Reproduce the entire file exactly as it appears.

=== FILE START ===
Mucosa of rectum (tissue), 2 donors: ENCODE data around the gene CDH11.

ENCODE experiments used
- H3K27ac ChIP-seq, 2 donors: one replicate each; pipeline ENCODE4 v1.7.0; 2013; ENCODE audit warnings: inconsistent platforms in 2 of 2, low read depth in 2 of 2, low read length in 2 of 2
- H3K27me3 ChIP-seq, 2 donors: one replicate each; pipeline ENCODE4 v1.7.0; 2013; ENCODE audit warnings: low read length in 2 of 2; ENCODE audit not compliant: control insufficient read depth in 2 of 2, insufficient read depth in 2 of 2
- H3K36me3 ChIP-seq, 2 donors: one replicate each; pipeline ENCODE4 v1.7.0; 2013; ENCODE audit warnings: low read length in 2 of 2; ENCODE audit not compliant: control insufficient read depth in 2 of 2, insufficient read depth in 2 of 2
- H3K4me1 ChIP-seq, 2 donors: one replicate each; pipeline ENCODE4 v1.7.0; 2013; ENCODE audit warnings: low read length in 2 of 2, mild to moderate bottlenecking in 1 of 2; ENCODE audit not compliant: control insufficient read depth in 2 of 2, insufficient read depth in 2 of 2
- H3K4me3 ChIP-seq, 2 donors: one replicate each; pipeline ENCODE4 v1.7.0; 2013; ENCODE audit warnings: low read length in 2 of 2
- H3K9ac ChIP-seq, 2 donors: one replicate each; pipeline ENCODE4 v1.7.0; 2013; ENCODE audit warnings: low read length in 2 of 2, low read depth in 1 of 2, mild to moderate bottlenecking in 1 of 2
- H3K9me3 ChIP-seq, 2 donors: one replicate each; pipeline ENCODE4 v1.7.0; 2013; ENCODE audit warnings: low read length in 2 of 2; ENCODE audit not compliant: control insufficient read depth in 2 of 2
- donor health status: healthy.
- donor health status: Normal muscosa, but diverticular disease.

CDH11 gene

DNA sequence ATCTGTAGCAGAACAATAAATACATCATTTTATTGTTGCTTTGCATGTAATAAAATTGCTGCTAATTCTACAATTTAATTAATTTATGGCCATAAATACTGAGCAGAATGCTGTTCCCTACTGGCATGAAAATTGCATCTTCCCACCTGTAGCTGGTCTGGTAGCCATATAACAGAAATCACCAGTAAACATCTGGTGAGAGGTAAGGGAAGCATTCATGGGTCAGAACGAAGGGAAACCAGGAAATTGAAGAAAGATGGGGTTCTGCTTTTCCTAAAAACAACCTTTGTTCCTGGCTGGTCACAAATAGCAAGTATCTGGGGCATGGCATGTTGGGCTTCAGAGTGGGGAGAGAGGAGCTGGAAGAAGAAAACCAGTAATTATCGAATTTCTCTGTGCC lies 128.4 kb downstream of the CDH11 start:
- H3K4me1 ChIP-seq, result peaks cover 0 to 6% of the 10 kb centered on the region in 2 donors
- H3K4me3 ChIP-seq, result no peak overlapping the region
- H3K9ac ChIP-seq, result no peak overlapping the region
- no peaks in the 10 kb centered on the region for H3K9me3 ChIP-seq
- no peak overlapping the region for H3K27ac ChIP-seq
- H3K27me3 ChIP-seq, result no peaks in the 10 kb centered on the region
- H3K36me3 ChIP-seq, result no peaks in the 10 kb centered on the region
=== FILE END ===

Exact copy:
Mucosa of rectum (tissue), 2 donors: ENCODE data around the gene CDH11.

ENCODE experiments used
- H3K27ac ChIP-seq, 2 donors: one replicate each; pipeline ENCODE4 v1.7.0; 2013; ENCODE audit warnings: inconsistent platforms in 2 of 2, low read depth in 2 of 2, low read length in 2 of 2
- H3K27me3 ChIP-seq, 2 donors: one replicate each; pipeline ENCODE4 v1.7.0; 2013; ENCODE audit warnings: low read length in 2 of 2; ENCODE audit not compliant: control insufficient read depth in 2 of 2, insufficient read depth in 2 of 2
- H3K36me3 ChIP-seq, 2 donors: one replicate each; pipeline ENCODE4 v1.7.0; 2013; ENCODE audit warnings: low read length in 2 of 2; ENCODE audit not compliant: control insufficient read depth in 2 of 2, insufficient read depth in 2 of 2
- H3K4me1 ChIP-seq, 2 donors: one replicate each; pipeline ENCODE4 v1.7.0; 2013; ENCODE audit warnings: low read length in 2 of 2, mild to moderate bottlenecking in 1 of 2; ENCODE audit not compliant: control insufficient read depth in 2 of 2, insufficient read depth in 2 of 2
- H3K4me3 ChIP-seq, 2 donors: one replicate each; pipeline ENCODE4 v1.7.0; 2013; ENCODE audit warnings: low read length in 2 of 2
- H3K9ac ChIP-seq, 2 donors: one replicate each; pipeline ENCODE4 v1.7.0; 2013; ENCODE audit warnings: low read length in 2 of 2, low read depth in 1 of 2, mild to moderate bottlenecking in 1 of 2
- H3K9me3 ChIP-seq, 2 donors: one replicate each; pipeline ENCODE4 v1.7.0; 2013; ENCODE audit warnings: low read length in 2 of 2; ENCODE audit not compliant: control insufficient read depth in 2 of 2
- donor health status: healthy.
- donor health status: Normal muscosa, but diverticular disease.

CDH11 gene

DNA sequence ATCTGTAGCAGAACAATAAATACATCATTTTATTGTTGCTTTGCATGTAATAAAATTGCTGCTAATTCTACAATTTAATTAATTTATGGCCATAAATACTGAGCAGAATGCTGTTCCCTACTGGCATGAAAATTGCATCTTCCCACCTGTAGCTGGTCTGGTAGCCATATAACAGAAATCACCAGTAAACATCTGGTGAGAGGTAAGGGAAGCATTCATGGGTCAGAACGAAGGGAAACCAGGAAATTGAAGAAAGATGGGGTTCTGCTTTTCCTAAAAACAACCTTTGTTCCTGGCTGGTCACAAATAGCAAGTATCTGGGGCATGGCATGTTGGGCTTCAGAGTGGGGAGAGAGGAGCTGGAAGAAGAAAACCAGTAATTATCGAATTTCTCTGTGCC lies 128.4 kb downstream of the CDH11 start:
- H3K4me1 ChIP-seq, result peaks cover 0 to 6% of the 10 kb centered on the region in 2 donors
- H3K4me3 ChIP-seq, result no peak overlapping the region
- H3K9ac ChIP-seq, result no peak overlapping the region
- no peaks in the 10 kb centered on the region for H3K9me3 ChIP-seq
- no peak overlapping the region for H3K27ac ChIP-seq
- H3K27me3 ChIP-seq, result no peaks in the 10 kb centered on the region
- H3K36me3 ChIP-seq, result no peaks in the 10 kb centered on the region